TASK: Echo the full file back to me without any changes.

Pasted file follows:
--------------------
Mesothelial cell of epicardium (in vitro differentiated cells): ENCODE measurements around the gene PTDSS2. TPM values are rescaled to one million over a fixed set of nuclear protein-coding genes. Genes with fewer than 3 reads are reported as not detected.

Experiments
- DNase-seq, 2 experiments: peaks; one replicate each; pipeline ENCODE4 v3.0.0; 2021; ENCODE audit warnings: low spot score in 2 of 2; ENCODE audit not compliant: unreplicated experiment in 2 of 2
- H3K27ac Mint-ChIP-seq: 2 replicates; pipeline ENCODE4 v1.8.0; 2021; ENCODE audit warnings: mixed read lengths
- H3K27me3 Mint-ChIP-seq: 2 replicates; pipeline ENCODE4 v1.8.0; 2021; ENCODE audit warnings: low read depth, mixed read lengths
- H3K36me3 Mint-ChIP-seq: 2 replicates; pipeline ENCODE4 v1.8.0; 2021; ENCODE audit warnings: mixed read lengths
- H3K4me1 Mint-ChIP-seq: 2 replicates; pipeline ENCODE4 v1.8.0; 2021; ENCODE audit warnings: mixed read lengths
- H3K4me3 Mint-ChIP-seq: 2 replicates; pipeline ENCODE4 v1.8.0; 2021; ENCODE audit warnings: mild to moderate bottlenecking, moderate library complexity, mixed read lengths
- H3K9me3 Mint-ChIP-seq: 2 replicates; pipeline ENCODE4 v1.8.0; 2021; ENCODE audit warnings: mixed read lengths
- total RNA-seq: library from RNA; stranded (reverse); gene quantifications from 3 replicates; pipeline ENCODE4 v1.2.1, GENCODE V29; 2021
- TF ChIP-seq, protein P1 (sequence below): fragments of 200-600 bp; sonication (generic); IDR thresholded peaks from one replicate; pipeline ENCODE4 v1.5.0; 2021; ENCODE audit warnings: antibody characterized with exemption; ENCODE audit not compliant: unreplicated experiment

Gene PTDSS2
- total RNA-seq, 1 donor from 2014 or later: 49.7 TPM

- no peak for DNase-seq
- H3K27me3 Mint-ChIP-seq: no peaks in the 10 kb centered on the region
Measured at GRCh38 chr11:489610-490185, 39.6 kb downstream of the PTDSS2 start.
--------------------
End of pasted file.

Mesothelial cell of epicardium (in vitro differentiated cells): ENCODE measurements around the gene PTDSS2. TPM values are rescaled to one million over a fixed set of nuclear protein-coding genes. Genes with fewer than 3 reads are reported as not detected.

Experiments
- DNase-seq, 2 experiments: peaks; one replicate each; pipeline ENCODE4 v3.0.0; 2021; ENCODE audit warnings: low spot score in 2 of 2; ENCODE audit not compliant: unreplicated experiment in 2 of 2
- H3K27ac Mint-ChIP-seq: 2 replicates; pipeline ENCODE4 v1.8.0; 2021; ENCODE audit warnings: mixed read lengths
- H3K27me3 Mint-ChIP-seq: 2 replicates; pipeline ENCODE4 v1.8.0; 2021; ENCODE audit warnings: low read depth, mixed read lengths
- H3K36me3 Mint-ChIP-seq: 2 replicates; pipeline ENCODE4 v1.8.0; 2021; ENCODE audit warnings: mixed read lengths
- H3K4me1 Mint-ChIP-seq: 2 replicates; pipeline ENCODE4 v1.8.0; 2021; ENCODE audit warnings: mixed read lengths
- H3K4me3 Mint-ChIP-seq: 2 replicates; pipeline ENCODE4 v1.8.0; 2021; ENCODE audit warnings: mild to moderate bottlenecking, moderate library complexity, mixed read lengths
- H3K9me3 Mint-ChIP-seq: 2 replicates; pipeline ENCODE4 v1.8.0; 2021; ENCODE audit warnings: mixed read lengths
- total RNA-seq: library from RNA; stranded (reverse); gene quantifications from 3 replicates; pipeline ENCODE4 v1.2.1, GENCODE V29; 2021
- TF ChIP-seq, protein P1 (sequence below): fragments of 200-600 bp; sonication (generic); IDR thresholded peaks from one replicate; pipeline ENCODE4 v1.5.0; 2021; ENCODE audit warnings: antibody characterized with exemption; ENCODE audit not compliant: unreplicated experiment

Gene PTDSS2
- total RNA-seq, 1 donor from 2014 or later: 49.7 TPM

- no peak for DNase-seq
- H3K27me3 Mint-ChIP-seq: no peaks in the 10 kb centered on the region
Measured at GRCh38 chr11:489610-490185, 39.6 kb downstream of the PTDSS2 start.